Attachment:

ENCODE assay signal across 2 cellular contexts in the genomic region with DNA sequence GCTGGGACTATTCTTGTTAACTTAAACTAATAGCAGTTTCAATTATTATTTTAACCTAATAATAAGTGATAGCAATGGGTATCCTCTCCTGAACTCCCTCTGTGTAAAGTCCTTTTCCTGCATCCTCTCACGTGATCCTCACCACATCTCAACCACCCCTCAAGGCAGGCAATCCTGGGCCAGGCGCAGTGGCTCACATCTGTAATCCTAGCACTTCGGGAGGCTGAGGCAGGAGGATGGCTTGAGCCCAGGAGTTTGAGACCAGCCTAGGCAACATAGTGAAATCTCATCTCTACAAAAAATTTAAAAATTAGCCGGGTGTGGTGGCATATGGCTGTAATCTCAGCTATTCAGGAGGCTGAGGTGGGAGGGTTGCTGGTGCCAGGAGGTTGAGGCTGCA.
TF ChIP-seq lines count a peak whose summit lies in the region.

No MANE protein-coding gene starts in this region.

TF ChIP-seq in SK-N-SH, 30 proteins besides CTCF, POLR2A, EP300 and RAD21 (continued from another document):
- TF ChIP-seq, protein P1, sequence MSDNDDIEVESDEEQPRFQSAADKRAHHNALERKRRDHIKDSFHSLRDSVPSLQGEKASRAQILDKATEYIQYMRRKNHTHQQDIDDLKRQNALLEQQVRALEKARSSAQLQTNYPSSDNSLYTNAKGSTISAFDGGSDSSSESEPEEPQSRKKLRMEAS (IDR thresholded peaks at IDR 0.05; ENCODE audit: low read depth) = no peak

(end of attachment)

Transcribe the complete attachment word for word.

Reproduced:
ENCODE assay signal across 2 cellular contexts in the genomic region with DNA sequence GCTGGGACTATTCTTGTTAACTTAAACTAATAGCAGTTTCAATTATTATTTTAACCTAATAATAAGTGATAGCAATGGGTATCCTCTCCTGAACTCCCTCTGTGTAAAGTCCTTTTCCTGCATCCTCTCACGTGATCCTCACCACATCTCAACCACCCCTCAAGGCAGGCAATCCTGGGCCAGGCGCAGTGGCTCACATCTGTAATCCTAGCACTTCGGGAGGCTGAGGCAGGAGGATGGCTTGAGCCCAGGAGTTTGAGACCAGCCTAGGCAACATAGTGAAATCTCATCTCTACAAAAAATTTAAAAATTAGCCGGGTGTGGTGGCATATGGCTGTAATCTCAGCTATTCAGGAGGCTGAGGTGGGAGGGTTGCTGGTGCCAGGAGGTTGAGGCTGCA.
TF ChIP-seq lines count a peak whose summit lies in the region.

No MANE protein-coding gene starts in this region.

TF ChIP-seq in SK-N-SH, 30 proteins besides CTCF, POLR2A, EP300 and RAD21 (continued from another document):
- TF ChIP-seq, protein P1, sequence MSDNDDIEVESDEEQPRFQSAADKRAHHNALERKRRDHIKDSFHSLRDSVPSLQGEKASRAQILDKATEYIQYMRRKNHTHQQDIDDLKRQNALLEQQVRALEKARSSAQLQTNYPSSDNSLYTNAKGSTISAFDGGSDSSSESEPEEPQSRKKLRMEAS (IDR thresholded peaks at IDR 0.05; ENCODE audit: low read depth) = no peak